Here’s the problem, though. On issues that would benefit millions of women, Republicans in Congress have blocked progress at every turn. Just this week, Senate Republicans blocked the Paycheck Fairness Act, commonsense legislation that would help more women win equal pay for equal work. House Republicans won’t vote to raise the minimum wage or extend unemployment insurance for women out of work through no fault of their own. The budget they passed this week would force deep cuts to investments that overwhelmingly benefit women and children – like Medicaid, food stamps, and college grants. And of course, they’re trying to repeal the Affordable Care Act for the fiftieth or so time, which would take away vital benefits and protections from millions of women.
I’m going to keep fighting to make sure that doesn’t happen. Because we do better when our economy grows for everybody, not just a few. And when women succeed, America succeeds. Thanks, and have a great weekend. （４９４語）
Today, our economy is growing and our businesses are consistently generating new jobs. But decades-long trends still threaten the middle class. While those at the top are doing better than ever, too many Americans are working harder than ever, but feel like they can’t get ahead.
That’s why the budget I sent Congress earlier this year is built on the idea of opportunity for all. It will grow the middle class and shrink the deficits we’ve already cut in half since I took office.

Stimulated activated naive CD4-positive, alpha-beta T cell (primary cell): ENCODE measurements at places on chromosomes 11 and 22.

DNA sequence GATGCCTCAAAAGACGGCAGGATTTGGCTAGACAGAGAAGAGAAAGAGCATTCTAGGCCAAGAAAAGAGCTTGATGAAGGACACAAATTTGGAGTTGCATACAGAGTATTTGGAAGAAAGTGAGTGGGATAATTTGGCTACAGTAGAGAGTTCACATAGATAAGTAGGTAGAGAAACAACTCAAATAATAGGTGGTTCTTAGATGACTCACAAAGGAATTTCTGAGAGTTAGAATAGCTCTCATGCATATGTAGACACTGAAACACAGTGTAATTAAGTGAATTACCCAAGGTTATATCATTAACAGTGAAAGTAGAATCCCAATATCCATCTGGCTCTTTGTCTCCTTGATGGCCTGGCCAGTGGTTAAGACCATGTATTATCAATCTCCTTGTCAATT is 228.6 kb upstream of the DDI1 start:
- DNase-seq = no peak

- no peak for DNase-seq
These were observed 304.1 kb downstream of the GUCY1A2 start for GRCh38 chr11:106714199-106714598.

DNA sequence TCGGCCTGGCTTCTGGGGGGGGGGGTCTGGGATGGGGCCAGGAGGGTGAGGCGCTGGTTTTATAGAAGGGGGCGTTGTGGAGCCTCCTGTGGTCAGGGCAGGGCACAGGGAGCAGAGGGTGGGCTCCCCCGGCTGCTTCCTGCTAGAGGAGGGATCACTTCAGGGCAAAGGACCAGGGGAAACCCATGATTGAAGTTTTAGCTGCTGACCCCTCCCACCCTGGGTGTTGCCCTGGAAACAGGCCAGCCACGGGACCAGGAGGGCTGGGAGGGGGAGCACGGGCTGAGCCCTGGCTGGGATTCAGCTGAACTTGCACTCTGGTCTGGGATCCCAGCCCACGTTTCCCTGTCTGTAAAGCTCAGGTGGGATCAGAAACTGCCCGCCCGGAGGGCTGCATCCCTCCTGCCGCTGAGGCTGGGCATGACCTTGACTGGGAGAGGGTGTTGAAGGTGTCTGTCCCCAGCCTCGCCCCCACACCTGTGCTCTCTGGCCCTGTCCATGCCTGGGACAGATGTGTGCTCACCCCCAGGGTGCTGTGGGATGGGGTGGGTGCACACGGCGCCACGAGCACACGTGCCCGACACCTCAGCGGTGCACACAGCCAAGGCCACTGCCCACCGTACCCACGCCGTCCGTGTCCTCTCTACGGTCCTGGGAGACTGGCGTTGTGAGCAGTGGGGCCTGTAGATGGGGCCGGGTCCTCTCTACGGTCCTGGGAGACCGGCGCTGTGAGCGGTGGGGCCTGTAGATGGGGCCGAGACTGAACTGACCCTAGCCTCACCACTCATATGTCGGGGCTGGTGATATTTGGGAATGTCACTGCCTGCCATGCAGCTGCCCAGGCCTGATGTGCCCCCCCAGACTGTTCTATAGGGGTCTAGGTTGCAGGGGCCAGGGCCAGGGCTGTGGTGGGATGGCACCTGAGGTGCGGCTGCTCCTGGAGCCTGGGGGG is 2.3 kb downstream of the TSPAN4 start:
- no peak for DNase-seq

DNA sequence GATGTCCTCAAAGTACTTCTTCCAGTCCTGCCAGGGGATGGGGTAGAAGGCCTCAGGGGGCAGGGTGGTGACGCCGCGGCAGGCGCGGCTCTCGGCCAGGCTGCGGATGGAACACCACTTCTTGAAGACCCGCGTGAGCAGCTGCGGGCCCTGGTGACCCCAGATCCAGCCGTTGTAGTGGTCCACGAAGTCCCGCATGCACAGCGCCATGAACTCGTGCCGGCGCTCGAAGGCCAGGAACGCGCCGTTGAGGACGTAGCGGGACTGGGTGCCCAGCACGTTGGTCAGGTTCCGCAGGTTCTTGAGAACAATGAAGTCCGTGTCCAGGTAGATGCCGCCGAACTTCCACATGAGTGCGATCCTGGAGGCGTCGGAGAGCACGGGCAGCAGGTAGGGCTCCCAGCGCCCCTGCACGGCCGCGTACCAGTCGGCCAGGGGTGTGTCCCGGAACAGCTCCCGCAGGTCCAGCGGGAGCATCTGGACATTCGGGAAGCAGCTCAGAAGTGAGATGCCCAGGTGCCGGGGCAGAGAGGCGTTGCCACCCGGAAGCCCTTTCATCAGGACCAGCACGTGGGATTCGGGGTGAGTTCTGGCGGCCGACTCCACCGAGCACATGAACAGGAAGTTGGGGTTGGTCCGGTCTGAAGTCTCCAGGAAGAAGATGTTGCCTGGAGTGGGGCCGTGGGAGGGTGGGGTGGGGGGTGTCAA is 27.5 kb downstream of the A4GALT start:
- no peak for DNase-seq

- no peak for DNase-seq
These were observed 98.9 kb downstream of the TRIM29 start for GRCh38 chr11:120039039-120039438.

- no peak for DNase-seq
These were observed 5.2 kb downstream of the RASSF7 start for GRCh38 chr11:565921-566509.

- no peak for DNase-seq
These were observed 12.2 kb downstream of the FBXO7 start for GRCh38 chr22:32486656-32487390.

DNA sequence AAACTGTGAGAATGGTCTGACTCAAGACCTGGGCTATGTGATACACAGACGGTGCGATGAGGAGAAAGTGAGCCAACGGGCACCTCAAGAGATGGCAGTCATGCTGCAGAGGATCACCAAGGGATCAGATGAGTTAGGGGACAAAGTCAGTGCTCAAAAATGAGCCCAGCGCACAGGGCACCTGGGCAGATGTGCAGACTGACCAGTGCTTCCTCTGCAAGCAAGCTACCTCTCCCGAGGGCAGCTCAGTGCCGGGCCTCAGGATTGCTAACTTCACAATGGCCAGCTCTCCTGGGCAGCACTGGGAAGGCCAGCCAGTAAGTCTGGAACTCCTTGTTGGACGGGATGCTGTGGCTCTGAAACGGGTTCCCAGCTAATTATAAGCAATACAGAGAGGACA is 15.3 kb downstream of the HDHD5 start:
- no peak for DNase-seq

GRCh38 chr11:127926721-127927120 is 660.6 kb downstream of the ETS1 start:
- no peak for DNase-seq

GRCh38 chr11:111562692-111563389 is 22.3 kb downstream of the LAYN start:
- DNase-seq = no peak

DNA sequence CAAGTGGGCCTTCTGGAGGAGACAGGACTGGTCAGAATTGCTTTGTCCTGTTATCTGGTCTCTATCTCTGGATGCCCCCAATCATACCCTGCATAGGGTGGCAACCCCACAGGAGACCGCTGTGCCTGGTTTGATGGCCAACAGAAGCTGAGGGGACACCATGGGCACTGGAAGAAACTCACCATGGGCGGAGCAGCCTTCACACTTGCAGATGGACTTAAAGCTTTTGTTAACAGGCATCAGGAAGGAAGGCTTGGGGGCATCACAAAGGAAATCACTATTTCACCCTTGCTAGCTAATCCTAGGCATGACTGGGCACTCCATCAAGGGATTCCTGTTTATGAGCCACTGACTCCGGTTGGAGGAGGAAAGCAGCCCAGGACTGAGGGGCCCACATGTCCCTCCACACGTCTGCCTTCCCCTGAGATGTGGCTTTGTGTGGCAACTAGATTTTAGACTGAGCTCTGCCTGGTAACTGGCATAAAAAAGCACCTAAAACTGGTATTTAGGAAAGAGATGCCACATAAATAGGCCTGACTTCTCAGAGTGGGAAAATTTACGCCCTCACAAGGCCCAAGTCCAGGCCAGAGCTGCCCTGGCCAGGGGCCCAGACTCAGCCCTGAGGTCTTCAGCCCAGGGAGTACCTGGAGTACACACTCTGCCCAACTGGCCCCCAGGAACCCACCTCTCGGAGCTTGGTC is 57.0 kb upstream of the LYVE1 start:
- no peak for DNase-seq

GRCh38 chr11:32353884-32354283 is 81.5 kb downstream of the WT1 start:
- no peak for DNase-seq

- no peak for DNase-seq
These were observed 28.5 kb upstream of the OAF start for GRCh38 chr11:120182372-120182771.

It’s an opportunity agenda with four goals. Number one is creating more good jobs that pay good wages. Number two is training more Americans with the skills to fill those jobs. Number three is guaranteeing every child access to a great education. And number four is making work pay – with wages you can live on, savings you can retire on, and health care that’s there for you when you need it.
This week, the Republicans in Congress put forward a very different budget. And it does just the opposite: it shrinks opportunity and makes it harder for Americans who work hard to get ahead.
The Republican budget begins by handing out massive tax cuts to households making more than $1 million a year. Then, to keep from blowing a hole in the deficit, they’d have to raise taxes on middle-class families with kids. Next, their budget forces deep cuts to investments that help our economy create jobs, like education and scientific research.
Now, they won’t tell you where these cuts will fall. But compared to my budget, if they cut everything evenly, then within a few years, about 170,000 kids will be cut from early education programs. About 200,000 new mothers and kids will be cut off from programs to help them get healthy food. Schools across the country will lose funding that supports 21,000 special education teachers. And if they want to make smaller cuts to one of these areas, that means larger cuts in others.
Unsurprisingly, the Republican budget also tries to repeal the Affordable Care Act – even though that would take away health coverage from the more than seven million Americans who’ve done the responsible thing and signed up to buy health insurance. And for good measure, their budget guts the rules we put in place to protect the middle class from another financial crisis like the one we’ve had to fight so hard to recover from.
Policies that benefit a fortunate few while making it harder for working Americans to succeed are not what we need right now. Our economy doesn’t grow best from the top-down; it grows best from the middle-out. That’s what my opportunity agenda does – and it’s what I’ll keep fighting for. Thanks. And have a great weekend. （４７７語）